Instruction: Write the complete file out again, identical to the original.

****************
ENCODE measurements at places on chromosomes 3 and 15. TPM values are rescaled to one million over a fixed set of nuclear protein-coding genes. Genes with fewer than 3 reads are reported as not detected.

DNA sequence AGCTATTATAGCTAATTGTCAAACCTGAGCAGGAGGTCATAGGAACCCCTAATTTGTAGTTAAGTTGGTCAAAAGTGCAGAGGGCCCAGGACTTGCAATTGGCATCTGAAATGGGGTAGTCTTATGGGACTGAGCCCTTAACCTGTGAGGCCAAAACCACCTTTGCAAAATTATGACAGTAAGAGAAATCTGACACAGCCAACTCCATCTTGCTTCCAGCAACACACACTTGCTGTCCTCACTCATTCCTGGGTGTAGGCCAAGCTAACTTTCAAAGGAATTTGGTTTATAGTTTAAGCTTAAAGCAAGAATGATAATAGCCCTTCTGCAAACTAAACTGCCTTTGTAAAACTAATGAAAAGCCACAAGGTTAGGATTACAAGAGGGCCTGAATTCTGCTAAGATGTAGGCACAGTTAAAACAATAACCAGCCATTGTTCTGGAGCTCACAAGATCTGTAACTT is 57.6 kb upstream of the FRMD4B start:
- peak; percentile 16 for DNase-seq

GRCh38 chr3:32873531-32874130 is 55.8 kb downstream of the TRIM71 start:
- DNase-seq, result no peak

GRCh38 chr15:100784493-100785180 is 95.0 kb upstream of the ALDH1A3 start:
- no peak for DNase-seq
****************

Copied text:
ENCODE measurements at places on chromosomes 3 and 15. TPM values are rescaled to one million over a fixed set of nuclear protein-coding genes. Genes with fewer than 3 reads are reported as not detected.

DNA sequence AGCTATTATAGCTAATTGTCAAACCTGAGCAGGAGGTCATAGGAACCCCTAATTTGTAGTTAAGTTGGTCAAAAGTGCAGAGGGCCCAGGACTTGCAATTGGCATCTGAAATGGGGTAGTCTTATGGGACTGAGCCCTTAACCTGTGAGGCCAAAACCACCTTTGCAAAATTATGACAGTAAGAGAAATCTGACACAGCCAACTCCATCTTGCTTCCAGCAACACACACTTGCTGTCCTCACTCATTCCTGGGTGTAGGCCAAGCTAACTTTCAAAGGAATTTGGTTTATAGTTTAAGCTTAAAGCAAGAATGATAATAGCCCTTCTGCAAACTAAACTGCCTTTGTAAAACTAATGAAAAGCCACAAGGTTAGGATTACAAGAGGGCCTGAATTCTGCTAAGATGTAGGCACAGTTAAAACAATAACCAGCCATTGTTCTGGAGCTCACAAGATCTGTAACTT is 57.6 kb upstream of the FRMD4B start:
- peak; percentile 16 for DNase-seq

GRCh38 chr3:32873531-32874130 is 55.8 kb downstream of the TRIM71 start:
- DNase-seq, result no peak

GRCh38 chr15:100784493-100785180 is 95.0 kb upstream of the ALDH1A3 start:
- no peak for DNase-seq